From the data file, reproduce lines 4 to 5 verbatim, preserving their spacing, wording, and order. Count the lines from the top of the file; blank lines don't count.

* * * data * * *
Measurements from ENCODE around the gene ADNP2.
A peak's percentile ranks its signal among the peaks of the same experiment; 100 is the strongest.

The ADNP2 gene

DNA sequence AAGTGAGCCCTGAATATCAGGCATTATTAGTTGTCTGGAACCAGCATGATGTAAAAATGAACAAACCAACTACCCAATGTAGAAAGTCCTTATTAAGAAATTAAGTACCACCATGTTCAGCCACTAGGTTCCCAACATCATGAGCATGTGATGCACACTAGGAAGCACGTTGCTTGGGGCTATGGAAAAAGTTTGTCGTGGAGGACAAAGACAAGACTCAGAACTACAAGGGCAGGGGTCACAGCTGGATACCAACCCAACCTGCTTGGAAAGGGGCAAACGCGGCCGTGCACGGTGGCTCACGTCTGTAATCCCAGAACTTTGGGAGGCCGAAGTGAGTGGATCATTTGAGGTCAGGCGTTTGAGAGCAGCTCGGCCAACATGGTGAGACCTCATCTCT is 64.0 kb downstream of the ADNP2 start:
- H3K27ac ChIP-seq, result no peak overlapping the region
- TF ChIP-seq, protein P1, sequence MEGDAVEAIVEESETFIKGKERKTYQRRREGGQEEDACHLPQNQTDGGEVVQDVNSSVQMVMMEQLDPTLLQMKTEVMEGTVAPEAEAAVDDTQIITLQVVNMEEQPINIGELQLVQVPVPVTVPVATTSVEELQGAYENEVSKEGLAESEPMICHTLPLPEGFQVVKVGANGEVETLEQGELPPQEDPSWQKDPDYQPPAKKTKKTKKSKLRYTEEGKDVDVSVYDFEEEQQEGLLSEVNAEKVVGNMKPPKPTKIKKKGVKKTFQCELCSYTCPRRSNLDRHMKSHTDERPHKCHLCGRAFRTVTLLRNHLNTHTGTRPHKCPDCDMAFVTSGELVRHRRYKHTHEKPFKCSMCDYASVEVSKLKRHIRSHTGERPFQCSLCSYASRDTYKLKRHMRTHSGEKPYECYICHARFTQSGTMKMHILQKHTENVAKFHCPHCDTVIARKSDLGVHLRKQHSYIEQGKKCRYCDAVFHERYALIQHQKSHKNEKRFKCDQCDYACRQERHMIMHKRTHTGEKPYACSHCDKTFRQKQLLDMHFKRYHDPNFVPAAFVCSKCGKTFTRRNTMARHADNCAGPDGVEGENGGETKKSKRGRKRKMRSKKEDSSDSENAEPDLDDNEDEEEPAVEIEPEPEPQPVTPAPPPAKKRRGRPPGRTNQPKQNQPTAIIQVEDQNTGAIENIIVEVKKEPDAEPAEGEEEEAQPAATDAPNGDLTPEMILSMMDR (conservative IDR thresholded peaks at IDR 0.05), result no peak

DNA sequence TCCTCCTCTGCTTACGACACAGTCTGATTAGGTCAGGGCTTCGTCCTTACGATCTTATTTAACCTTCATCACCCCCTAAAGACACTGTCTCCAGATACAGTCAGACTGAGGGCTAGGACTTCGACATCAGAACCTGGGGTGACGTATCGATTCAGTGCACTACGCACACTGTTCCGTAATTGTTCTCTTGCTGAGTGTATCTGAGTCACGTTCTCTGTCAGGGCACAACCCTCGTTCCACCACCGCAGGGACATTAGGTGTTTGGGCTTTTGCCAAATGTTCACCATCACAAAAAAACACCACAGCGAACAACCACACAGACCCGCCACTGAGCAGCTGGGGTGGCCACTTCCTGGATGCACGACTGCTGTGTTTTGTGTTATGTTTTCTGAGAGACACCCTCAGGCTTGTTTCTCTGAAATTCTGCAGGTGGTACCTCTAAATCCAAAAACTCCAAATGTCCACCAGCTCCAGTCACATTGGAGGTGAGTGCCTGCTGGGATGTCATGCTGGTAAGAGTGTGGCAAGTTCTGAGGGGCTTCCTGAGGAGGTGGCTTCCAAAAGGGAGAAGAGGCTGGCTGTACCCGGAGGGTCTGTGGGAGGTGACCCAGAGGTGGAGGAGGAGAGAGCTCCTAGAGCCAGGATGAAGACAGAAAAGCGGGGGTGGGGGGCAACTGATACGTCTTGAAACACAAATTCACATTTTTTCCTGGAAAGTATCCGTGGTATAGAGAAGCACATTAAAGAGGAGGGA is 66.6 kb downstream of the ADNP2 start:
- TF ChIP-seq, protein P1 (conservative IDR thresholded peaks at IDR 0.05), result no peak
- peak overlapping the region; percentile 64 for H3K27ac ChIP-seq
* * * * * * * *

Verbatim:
DNA sequence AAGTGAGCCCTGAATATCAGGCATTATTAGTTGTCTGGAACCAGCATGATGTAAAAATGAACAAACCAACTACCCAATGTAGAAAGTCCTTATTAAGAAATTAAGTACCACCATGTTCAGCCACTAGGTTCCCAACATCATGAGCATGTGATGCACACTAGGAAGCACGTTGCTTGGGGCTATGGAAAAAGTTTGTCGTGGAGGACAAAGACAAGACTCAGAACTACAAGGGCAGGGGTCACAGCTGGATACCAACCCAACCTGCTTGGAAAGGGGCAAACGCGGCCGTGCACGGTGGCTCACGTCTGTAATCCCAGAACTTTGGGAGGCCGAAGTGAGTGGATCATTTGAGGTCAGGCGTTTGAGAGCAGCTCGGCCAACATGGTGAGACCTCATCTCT is 64.0 kb downstream of the ADNP2 start:
- H3K27ac ChIP-seq, result no peak overlapping the region